Most deaths we hear about must pass by like some remote thing – the latest sad news in the daily if now hourly round of it, a friend of a friend, and older people in loved ones’ extended circles for whom death has become expected, and yet when our own nearest loved ones die, at any age and in any condition, our natural grieving can be so close as to be near to suffocating.
I was devastated to learn today of the death of an acquaintance – my former government colleague who, with her rare compassion as well as the sincere rapport of a fellow introvert, was also my friend – in her mid-thirties from bowel cancer.
The thing is or was, I had not seen her for ten years, but had followed her journey through her online articles and blog and the occasional news stories they generated. She was, to take the line from The Killing of Georgie (adapting gender), “the kindest girl I ever knew” (before I met my wife).
As her condition worsened throughout the past year, I drafted a couple of emails, saying, “We used to work near each other (as you well know – and we were even social on occasions now and then outside of the office!), and I’m so deeply sad about what you’re going through because you’re so incredibly kind, and it all is so totally unfair.”
As time went by, the email got shorter, as I honed it to being less strangely out of the blue and, I hoped, gentler without offering fake hope at the most traumatic and last period of her life (the pain was, she wrote, at times barely endurable), and less focused on perhaps my own latent compulsion to analyse all earthly things through the lens of death (as I think they ought to be), and, looking down at so many new comments appearing on her Facebook posts, I knew that there were countless others saying what I was intending to say, and I put it off till after Christmas (a sad time for her), her birthday (a happy time for her), and then her most recent operation – but it turned out to be her last.
I am filled with sadness at the situation, and know that she was loved and cared for by many others, who said everything that I had wanted to say and more and I am glad that they did so while she was alive. It is a death very separate to me, after so much time having passed from the years of our working acquaintance, and I was reluctant to create any strange feeling about my abrupt appearance after so much time (though her social media, and various passionate and heartbreakingly honest articles she wrote, aimed to bring greater awareness to bowel screening and better diet in aid of preventing bowel cancer, and ways to speak to cancer sufferers – which has genuinely struck home with me).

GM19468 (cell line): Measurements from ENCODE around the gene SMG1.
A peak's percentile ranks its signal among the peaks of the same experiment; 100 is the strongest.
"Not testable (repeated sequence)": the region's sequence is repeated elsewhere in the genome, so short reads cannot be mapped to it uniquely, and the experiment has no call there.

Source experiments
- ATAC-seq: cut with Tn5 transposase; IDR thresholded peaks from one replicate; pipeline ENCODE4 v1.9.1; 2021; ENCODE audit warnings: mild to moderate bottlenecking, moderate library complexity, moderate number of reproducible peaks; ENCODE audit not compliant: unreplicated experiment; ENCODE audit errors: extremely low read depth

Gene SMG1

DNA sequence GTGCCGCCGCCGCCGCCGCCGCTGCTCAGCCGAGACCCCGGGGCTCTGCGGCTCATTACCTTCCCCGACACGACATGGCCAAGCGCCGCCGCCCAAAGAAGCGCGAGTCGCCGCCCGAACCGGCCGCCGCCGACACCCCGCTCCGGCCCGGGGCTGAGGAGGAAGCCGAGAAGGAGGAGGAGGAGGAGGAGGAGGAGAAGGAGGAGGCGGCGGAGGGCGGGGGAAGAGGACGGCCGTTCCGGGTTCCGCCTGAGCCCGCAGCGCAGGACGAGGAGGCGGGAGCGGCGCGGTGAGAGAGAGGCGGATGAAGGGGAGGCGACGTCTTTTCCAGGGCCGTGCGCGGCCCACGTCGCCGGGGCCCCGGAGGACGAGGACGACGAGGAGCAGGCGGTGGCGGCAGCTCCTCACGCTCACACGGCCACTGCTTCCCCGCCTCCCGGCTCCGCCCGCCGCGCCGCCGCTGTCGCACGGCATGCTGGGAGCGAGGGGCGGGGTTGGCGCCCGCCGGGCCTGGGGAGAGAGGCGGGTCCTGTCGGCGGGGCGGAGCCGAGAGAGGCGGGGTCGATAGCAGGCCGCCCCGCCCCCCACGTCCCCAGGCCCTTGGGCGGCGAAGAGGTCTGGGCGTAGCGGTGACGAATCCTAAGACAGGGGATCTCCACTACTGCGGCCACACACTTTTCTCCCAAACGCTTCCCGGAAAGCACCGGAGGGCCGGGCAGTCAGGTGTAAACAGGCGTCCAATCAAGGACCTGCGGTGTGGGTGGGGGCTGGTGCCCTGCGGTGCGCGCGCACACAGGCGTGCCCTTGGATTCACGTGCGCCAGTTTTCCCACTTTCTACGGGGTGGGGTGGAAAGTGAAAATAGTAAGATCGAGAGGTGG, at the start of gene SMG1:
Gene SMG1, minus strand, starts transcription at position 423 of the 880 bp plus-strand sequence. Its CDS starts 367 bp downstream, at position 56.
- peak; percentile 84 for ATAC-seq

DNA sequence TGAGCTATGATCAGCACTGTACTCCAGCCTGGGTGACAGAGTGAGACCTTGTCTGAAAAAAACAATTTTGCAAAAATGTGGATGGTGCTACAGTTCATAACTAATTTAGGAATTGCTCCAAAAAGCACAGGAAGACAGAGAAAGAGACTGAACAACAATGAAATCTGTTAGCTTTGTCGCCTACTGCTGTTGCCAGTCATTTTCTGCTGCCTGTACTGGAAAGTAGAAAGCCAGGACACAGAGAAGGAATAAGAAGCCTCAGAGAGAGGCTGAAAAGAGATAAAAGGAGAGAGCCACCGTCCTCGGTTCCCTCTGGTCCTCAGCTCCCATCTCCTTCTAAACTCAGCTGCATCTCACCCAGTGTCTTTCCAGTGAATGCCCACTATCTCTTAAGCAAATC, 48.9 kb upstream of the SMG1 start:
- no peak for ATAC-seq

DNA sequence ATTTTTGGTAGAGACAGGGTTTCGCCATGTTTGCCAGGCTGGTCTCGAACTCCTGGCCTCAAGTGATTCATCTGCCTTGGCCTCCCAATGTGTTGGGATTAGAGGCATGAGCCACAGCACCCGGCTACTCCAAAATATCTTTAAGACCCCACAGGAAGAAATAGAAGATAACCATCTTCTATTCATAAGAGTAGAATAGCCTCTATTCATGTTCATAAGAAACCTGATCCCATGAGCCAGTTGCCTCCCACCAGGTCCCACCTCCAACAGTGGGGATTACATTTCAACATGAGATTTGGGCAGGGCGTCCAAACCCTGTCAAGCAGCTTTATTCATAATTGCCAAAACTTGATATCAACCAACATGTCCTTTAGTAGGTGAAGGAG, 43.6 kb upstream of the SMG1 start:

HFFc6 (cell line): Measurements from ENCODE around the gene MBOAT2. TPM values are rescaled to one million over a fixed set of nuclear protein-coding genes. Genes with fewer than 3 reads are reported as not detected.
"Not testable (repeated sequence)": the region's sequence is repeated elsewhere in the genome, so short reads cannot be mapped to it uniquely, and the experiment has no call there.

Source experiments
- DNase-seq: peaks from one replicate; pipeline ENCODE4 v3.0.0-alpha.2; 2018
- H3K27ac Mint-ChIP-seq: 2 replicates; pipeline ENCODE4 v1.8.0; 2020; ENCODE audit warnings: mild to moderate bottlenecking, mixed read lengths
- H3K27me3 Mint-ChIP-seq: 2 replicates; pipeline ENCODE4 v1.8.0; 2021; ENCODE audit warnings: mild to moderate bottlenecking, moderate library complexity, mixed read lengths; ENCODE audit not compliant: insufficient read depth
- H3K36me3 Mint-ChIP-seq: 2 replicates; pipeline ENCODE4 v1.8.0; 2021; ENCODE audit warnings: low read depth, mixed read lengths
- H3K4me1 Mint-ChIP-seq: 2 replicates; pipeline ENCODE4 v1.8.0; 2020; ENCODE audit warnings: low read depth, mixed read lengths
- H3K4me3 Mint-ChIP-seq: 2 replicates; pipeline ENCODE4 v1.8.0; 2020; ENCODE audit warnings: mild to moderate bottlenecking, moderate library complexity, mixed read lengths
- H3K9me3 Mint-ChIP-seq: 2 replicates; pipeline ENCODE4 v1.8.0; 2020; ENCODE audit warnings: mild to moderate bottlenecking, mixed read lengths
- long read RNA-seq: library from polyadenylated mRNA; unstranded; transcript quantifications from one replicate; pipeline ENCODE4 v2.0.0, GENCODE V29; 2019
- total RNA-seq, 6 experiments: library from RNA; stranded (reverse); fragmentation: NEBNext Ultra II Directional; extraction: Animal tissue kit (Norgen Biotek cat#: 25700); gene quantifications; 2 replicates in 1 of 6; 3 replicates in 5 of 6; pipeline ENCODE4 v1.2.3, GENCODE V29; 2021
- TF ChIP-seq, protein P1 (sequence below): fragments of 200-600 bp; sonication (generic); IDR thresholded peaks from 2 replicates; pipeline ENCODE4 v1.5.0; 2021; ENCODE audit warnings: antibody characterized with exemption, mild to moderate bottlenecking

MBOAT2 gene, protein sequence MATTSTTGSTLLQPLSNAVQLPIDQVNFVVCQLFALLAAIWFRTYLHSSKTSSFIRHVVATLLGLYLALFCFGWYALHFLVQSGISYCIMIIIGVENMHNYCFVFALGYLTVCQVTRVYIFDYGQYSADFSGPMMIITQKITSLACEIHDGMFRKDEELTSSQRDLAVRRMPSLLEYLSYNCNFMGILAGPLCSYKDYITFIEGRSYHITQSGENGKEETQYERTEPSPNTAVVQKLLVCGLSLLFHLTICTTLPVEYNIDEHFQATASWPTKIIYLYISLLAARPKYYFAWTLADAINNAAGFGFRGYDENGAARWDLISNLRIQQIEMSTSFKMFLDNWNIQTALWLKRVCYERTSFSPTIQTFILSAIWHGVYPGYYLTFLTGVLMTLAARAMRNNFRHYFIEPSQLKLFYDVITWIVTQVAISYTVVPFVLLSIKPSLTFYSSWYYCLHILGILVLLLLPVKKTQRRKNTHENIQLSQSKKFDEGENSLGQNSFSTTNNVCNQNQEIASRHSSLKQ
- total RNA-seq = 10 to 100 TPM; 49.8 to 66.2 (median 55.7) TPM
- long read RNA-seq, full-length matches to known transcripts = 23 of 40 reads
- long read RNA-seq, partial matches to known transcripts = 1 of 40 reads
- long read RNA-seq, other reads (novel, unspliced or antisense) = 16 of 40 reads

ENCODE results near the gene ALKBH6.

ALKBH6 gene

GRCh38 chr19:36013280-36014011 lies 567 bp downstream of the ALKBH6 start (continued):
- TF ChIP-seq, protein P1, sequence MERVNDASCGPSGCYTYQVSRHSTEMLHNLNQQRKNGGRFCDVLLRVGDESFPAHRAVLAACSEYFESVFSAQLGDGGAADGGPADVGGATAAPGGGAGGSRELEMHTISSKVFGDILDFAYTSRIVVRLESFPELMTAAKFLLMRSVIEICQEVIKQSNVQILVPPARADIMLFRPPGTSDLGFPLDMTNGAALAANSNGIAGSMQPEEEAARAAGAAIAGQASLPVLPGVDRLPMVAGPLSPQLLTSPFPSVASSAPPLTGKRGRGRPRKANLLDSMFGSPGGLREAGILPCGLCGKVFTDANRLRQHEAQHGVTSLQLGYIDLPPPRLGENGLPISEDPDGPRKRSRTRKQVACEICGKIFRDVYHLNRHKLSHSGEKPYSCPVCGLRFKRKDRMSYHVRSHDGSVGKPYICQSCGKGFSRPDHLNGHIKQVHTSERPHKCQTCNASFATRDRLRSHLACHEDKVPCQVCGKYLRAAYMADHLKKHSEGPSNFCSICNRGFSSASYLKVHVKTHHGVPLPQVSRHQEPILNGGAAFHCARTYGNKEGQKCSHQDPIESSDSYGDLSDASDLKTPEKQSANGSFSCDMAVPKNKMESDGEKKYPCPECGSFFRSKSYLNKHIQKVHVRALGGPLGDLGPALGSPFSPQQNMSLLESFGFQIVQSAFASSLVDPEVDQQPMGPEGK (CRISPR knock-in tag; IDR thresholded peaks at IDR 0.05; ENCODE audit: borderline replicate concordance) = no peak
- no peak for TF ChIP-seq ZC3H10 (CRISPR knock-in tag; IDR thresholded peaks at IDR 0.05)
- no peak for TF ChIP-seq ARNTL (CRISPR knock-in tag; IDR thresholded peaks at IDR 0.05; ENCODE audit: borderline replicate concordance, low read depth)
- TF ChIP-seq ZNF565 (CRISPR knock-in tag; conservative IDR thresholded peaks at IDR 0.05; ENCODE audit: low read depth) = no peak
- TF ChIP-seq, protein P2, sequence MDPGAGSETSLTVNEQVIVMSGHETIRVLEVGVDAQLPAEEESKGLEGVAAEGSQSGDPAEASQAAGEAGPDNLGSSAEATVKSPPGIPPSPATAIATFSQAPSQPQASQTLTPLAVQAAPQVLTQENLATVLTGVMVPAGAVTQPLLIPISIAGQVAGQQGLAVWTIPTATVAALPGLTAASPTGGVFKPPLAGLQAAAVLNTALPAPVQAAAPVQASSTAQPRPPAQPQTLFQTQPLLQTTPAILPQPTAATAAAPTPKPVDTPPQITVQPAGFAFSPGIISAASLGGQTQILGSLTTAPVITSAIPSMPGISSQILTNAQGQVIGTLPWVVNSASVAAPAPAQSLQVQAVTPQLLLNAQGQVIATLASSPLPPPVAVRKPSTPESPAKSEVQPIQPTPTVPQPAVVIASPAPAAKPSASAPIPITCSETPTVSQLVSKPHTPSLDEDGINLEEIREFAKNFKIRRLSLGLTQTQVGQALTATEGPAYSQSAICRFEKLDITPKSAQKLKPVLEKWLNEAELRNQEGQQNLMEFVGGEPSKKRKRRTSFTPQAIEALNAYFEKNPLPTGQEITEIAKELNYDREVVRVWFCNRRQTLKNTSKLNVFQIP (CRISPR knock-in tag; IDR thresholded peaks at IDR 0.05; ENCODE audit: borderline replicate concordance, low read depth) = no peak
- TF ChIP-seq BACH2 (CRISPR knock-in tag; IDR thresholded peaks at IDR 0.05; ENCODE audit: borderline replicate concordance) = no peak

“It’s chaos. Be kind,” says Patton Oswalt giving voice to his wife Michelle McNamara, who passed away suddenly and cruelly as she neared the end of writing I’ll Be Gone in the Dark. In our nonbelieving and temporal world, this is all but the only truth we cling to, knowing injustice lurks in every moment of both strangers’ and our lives – and if not injustice, we always sense the coming inhumanity, sadness, and pain.
I will miss the woman who was once my friend, even though I did not send her the words I had wanted to send, and even though, as if she were more a public figure than the lady I knew that was always kind to everyone, she would not have thought of me in years. I remember her friendly smile, her boldness and positivity in spite of health challenges she faced over many years prior to and then during her two debilitating bouts of bowel cancer, and her saying once in a more casual work email, “I love Adam Sandler – he always cracks me up!”
When some people die, the world loses the light of a kind and positive nature, and the world is that much darker today. I am sad and angry that she never got to shake off the worry of various illnesses, and then be able to meet a partner with whom she could grow old or older and have the children that she desired to. I am heartbroken at the depth of the loss for her parents, and the endless grieving that her closest friends and family must live with now that disease has taken her from them forever. Some people barely yield a reason and rationale for occupying their place on the Earth, and not a few make the world a worse place. When I see the smiling but pained photographs of her in the final and hardest months, I can barely keep myself from slamming my fist down on the table to express my fury at the years and the possibilities for happiness that illnesses deprived her of, others unable to do anything then and now do nothing but remember – so I am left to feel numbly sad and hopelessly angry instead.
She suffered through many of the years of her life and, as sickness finally coerced her away to her eternal rest, freed from pain, losing her unique and youthful spirit still hurts in a profound way. In spite of our distance of time as well as place, my world is worse today with my old friend’s death, and, as meaningful as her legacy has been to me and others, I feel the world today has become that much more sad and dispirited and unfair with her being gone.